A Predator B Big Wing in flight. Courtesy General Atomics Aeronautical Systems

General Atomics Aeronautical Systems in Poway announced Wednesday that the latest model in its Predator series of unmanned aircraft had flown for over 37 hours in a test.

A Predator B “Big Wing” version flying out of Palmdale was able to launch, climb to an operational altitude, loiter, conduct reconnaissance maneuvers, and land safely after 37.5 hours. This was a 10 hour increase over the previous model’s endurance.

“This long-endurance flight demonstrates Predator B Big Wing’s game-changing potential for providing life-saving persistent ISR [Intelligence, Surveillance, and Reconnaissance] in support of U.S. and coalition warfighters,” said David R. Alexander, president of aircraft systems at General Atomics.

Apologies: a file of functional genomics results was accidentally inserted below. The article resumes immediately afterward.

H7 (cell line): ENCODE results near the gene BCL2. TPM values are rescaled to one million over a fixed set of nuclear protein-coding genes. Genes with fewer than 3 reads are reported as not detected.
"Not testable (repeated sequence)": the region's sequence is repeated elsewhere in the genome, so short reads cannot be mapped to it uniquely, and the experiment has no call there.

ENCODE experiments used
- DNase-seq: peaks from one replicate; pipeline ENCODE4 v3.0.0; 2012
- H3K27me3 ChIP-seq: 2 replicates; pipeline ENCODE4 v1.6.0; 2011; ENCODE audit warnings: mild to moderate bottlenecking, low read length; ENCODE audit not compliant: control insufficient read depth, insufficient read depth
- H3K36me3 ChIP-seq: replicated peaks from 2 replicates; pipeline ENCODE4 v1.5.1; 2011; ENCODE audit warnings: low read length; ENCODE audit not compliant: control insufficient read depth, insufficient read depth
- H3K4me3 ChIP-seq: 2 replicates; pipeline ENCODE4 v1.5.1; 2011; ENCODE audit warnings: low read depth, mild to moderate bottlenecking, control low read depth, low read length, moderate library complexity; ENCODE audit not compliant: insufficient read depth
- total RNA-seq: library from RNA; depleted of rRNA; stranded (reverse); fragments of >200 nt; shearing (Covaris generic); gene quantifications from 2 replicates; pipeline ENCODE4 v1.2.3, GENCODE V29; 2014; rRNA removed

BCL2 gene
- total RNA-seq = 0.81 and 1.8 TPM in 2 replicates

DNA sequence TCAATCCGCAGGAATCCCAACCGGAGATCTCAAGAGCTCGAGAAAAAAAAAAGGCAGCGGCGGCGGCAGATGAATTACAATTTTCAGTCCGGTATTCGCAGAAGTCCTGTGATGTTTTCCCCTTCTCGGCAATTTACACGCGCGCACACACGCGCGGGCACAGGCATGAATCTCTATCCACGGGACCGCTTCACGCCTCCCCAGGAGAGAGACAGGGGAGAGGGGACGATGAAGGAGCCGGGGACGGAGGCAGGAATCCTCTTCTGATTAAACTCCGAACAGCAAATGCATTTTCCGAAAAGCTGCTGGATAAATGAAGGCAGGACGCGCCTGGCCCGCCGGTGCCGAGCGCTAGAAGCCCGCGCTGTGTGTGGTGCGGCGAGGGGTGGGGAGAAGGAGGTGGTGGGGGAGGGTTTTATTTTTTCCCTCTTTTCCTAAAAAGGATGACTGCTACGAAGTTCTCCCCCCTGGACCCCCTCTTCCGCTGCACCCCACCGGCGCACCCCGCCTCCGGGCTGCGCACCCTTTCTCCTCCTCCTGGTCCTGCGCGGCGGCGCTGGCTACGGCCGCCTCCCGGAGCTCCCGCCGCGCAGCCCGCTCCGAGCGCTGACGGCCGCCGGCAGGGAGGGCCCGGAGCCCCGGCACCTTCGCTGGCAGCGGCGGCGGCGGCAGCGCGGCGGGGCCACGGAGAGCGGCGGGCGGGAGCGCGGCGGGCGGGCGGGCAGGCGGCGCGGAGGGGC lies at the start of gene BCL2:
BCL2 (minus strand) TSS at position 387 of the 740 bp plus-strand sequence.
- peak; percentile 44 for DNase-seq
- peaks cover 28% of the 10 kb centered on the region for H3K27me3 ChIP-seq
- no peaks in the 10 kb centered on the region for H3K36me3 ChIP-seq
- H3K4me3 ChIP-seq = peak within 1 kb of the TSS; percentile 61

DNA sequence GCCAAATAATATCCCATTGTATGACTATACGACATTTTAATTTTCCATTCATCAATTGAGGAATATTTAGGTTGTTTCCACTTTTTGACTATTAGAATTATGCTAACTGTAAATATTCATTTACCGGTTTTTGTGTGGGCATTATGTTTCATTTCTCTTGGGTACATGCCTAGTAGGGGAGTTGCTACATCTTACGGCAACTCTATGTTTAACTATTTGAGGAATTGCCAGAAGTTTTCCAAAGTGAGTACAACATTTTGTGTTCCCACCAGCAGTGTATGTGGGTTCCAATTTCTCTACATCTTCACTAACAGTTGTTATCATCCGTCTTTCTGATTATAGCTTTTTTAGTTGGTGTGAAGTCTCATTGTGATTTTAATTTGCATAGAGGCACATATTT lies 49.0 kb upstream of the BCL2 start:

“Our company continually strives to extend Predator B’s already impressive endurance further, pushing the aircraft’s capabilities to its full potential,” he added.

The new model’s wings are 13 feet longer than the standard Predator B and incorporate greater internal fuel capacity, significantly increasing the aircraft’s endurance.

The United States and its allies are using unmanned aircraft in many parts of the world to battle terrorists, with recent strikes in Pakistan, Libya and the Sudan. This ongoing battle was recently popularized in the movie “Eye in the Sky.”

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Chris Jennewein

Chris Jennewein is Editor & Publisher of Times of San Diego.